Room 237 appears in an aspect ratio of approximately 1.78:1 on this Blu-Ray Disc. Consisting almost entirely of film clips and archival materials, the visuals looked fine but unexceptional.
Sharpness usually looked good. Some movie clips appeared slightly soft, especially in wide shots. However, the majority of the pieces were acceptably concise and distinctive. Minor instances of shimmering and jaggies appeared, but edge haloes weren’t a problem.
Source flaws occurred, mostly due to the older archival materials, though a few movie clips showed them as well. Some specks and marks appeared, but these never became too intrusive.
Colors varied dependent on the sources and generally looked decent, though they tended towards some blandness. The tones were a bit flatter than I’d like and came across as a little wan, though usually reasonably accurate.
Blacks also varied and went from fairly deep to somewhat inky, but they were usually decent, and low-light shots followed suit. Those were acceptably visible but not tremendously concise. This was a watchable presentation.
Similar thoughts greeted the DTS-HD MA 5.1 audio of Room 237. The talky program mostly concentrated on the forward speakers, as speech dominated the program and stayed in the center. A lot of music also appeared throughout the show, and those elements demonstrated pretty positive stereo imaging and spread to the rear.
Audio quality appeared fine for this material. Speech seemed concise and distinctive, with only a smidgen of edginess at times. Music sounded full and rich, and the occasional effects elements appeared accurate enough. Nothing here seemed impressive, but the mix suited the material.
When we head to the set’s extras, we open with an audio commentary from writer Kevin McLeod. A Shining theorist, McLeod initially declined to participate in Room 237 but he liked the film so much he decided to add his views, which he does in this running, screen-specific track.
This makes for a commentary that’s all about interpretation, so it’s essentially an extension of the material found in the main program. Like many of the discussions in the main film, it’s reasonably interesting, but it also runs too long. A little of this material goes a long way, so an added 103 minutes of theories can become tiresome. Still, McLeod has given this subject a lot of thought, so if you’re interested in the topic, his track deserves a listen.
Secrets of The Shining: Live from the First Annual Stanley Film Festival runs 50 minutes, 19 seconds and involves Shining mini-series director Mick Garris, Room 237 director Rodney Ascher, Kubrick’s friend/assistant Leon Vitale and theorist Jay Weidner. They talk about what makes Shining memorable, resonant and long-lasting, themes and interpretation of the film, and other topics related to the movie.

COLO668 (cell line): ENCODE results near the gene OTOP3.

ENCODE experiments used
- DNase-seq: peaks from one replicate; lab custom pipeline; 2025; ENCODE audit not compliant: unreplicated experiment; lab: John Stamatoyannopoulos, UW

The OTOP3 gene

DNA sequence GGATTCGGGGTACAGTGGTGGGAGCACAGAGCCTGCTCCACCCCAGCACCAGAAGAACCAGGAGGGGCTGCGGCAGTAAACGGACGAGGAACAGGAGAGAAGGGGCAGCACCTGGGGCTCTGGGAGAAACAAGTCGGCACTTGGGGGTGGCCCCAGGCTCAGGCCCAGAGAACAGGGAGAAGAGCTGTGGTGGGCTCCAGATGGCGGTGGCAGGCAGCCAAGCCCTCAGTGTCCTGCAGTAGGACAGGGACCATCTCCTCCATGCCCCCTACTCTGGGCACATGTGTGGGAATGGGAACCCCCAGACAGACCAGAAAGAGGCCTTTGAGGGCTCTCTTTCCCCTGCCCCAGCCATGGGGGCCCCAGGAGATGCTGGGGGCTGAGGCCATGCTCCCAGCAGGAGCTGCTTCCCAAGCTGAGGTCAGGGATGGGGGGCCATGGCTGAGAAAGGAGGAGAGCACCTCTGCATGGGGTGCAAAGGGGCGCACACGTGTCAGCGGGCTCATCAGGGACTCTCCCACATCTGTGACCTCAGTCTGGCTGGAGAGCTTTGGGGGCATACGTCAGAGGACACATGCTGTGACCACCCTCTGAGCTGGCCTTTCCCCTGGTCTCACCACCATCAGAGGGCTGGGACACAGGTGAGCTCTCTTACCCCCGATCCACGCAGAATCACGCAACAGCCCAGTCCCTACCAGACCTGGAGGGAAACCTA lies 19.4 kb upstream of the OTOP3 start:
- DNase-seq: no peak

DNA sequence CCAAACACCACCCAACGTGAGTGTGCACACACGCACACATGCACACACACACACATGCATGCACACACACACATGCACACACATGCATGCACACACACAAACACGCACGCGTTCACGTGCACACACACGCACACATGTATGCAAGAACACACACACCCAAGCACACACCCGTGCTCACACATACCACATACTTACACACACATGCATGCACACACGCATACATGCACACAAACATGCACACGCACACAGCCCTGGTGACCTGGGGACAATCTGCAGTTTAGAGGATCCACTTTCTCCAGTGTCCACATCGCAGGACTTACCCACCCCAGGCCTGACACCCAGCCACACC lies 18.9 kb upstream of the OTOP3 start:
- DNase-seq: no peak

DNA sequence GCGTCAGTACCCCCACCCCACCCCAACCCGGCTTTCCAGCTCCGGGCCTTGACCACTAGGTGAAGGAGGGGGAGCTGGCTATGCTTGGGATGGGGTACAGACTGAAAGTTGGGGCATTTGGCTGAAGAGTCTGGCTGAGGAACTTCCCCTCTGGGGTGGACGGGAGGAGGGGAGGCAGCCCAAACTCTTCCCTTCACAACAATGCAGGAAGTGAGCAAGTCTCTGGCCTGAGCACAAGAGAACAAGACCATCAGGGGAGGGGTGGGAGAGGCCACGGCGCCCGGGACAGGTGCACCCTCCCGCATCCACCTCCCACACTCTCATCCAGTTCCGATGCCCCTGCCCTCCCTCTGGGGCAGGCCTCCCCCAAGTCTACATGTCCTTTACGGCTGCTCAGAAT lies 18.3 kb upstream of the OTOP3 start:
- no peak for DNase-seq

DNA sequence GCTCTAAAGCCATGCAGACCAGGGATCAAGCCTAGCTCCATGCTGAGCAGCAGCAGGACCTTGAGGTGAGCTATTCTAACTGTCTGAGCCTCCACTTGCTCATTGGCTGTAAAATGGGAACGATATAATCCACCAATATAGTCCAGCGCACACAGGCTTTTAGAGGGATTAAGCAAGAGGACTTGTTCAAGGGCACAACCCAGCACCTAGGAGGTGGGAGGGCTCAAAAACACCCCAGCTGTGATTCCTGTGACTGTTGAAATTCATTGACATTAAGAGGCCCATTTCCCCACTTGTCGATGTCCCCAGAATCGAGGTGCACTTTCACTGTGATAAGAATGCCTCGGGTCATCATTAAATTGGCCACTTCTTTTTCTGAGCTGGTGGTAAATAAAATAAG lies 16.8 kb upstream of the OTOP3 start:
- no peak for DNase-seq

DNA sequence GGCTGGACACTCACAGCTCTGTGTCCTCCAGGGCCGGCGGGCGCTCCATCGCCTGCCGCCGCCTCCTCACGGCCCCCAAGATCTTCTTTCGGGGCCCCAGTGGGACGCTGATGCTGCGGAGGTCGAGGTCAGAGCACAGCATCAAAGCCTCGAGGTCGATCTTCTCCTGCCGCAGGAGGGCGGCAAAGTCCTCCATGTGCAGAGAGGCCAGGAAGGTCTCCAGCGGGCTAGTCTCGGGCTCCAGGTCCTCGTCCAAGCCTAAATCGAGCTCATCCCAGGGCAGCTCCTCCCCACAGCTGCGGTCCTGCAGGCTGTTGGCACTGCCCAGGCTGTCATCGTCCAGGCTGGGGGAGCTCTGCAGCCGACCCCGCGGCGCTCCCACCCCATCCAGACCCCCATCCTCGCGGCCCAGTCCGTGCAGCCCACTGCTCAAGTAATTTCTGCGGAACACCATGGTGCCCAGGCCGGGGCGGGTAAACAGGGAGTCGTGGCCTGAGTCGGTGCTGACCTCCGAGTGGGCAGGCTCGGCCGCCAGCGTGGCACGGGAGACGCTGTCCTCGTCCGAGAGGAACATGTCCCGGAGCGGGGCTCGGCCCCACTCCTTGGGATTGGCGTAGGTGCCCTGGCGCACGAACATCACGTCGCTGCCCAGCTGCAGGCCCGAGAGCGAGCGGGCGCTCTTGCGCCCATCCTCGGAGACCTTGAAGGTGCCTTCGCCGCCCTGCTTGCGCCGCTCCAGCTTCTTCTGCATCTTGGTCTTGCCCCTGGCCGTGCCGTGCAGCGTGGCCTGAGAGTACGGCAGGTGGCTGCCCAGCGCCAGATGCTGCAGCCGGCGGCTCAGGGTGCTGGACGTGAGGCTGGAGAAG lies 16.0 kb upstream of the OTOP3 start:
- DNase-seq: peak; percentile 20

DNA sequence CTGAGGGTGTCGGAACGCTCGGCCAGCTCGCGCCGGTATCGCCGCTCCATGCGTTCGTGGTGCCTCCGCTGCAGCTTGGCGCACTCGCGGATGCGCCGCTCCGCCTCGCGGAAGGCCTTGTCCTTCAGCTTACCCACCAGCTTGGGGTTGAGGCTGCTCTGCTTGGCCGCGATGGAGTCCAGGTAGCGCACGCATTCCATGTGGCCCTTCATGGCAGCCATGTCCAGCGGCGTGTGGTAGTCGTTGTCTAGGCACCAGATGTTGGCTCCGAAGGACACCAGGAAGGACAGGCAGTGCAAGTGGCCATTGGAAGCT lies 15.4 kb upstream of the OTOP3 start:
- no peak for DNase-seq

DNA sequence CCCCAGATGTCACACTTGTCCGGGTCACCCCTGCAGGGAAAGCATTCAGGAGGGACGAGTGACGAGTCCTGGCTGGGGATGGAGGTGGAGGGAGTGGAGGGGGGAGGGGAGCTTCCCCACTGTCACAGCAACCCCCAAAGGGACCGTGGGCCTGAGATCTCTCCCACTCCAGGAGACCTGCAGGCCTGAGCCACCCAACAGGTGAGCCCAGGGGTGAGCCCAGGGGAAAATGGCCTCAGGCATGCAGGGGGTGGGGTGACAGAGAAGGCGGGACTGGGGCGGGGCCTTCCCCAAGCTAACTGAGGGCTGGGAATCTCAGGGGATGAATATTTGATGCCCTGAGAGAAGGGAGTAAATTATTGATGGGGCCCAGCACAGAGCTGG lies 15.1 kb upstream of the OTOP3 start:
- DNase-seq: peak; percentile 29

After so many “conspiracy theory” interpretations of The Shining, it’s nice to get some alternate viewpoints here. Vitale offers the most active anti-conspiracy take, as he negates virtually all of the theories; Weidner occasionally looks like he’s about to pop in the face of these denials! I’m not sure how much we want to accept Vitale – heck, the guy doesn’t even remember when 2001 was made and he doesn’t seem to understand you’re supposed to hold a microphone to your mouth – but this is still an intriguing piece.
11 Deleted Scenes fill a total of 23 minutes, 51 seconds and include more notes from the film’s participants. (They don’t receive identification here.) The content expands on the material in the final film, so we get a lot more theories and interpretation. This works less well than in the finished product, though, due to a lack of visuals; while 237 uses relevant film clips, here we simply see a computer screen that shows the playback of the audio file.
Without those visual cues, it becomes more difficult to dig into the presented concepts. The speakers continually refer to movie sequences but we’re unable to see them and follow the theories. Fans will still want to listen to the scenes, but they lose impact due to the bland visuals.
Under the three-minute, 28-second The Making of the Music, we get a glorified music video. We learn nothing about the score; instead, we just watch aspects of its recording. It’s forgettable.
Finally, Mondo Poster Design Discussion with Artist Aled Lewis goes for three minutes, one second. As expected, Lewis chats about his work for the film. We see his poster in a mix of variations that spell out his concepts. Though brief, “Design” gives us a nice glimpse at Lewis’s poster.
The disc opens with ads for My Amityville Horror, The Jeffrey Dahmer Files, Maniac and Byzantium. We also get the film’s theatrical trailer as well as three alternate trailers. All four ads are variations on a theme, so don’t expect a lot of variety.
In Room 237, we find a wide variety of interpretations of The Shining. The documentary has good elements and can be intriguing, but it runs too long and grows wearying after a while. The Blu-ray provides decent picture and audio along with a reasonable collection of bonus materials. I like the concept of 237 but think it only occasionally entertains.